In these older years as well as during their earlier ones, the presence of living books in our school has definitely allowed our children to enjoy the printed word (or words on screen and audio books nowadays). By definition,
Living books are usually written by one person who has a passion for the subject and writes in conversational or narrative style. The books pull you into the subject and involve your emotions, so it’s easy to remember the events and facts. Living books make the subject “come alive.” They can be contrasted to dry writing, like what is found in most encyclopedias or textbooks, which basically lists informational facts in summary form. — Simply Charlotte Mason
Not only are living books (or “whole books”) captivating, they most assuredly create in our children a love for reading. Thus “content” subjects such as Bible, science, history or literature are viewed as “icing” to our studies. They become the food for the children’s thoughts, their analysis and critical thinking, their writing and even their creative expression. Moreover, when these content subjects share a common theme, what joyous education is achieved!
Personally, reading aloud to the children is my favorite fun thing to do. Just make yourself comfortable, open a book, and start reading. No need to gather art supplies, cut and paste stuff, or clean up afterwards (unless they are snacking or need to do something with their hands while listening… yes, this is possible for some children). And how did we acquire all these resources? They are a testimony of God’s faithfulness in providing what we need as we endeavor to take His call for our family to homeschool.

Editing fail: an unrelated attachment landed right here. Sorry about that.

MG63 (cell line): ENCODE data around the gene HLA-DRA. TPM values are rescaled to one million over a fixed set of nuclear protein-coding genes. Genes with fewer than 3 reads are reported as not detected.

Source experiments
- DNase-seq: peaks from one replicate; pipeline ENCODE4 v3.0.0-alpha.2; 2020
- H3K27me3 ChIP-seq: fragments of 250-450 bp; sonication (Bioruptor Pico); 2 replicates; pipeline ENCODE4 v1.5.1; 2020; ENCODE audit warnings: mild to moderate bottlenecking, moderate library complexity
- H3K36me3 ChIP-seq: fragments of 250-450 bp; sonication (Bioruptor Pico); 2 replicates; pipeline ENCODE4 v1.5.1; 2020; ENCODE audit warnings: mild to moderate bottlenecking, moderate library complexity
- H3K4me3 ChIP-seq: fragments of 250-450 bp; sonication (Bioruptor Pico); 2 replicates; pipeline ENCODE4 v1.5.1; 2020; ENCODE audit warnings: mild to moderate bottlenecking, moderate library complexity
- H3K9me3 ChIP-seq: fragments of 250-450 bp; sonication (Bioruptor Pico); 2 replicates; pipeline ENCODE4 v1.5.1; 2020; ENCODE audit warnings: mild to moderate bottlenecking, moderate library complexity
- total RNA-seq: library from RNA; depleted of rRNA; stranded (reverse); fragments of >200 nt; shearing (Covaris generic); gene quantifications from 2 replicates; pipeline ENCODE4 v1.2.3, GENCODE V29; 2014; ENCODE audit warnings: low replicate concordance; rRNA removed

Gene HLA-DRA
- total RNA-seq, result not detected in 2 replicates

Currently, in our Tapestry of Grace study of the Ancients, we are reading about Moses in Exodus, Egyptian geography and culture for history, and literary pieces set in the same time period. Flipping through our Artistic Pursuits K-3 guide, we decided to skip forward to an associated project.
Creative, hands-on assignments take the dread out of school especially for the younger children who learn by doing and seeing. They almost always eagerly look forward to craft projects or playing dress up in relation to content subjects such as history. In the same way, nobody will say no to a call to huddle to test whether our hypotheses are correct or to explore what we learn in science further. Whether it is to perform an experiment or to work on crafts, there is always enjoyment when siblings study the same topic and come together to experience what they are learning.
Thus, even if these activities involve a lot of props and preparation, I make it a point to sprinkle these kinds of projects throughout the school year. You don’t have to do them for each and every topic you study, of course! Just pick and choose to add some spice when things are dragging.
I can always tell when our kindergartener who is a tactile and visual learner is enjoying his school. He obviously prefers manipulatives and educational games to pencil pushing, enjoys creating things with his hands (whether coloring, painting, or building), and appreciates my introducing concrete connections in the things he is studying.
So, whatever it is that makes learning fun for you (field trips, note booking, lap booking, learning through daily practical things), remember to have time for them throughout each of your homeschooling years!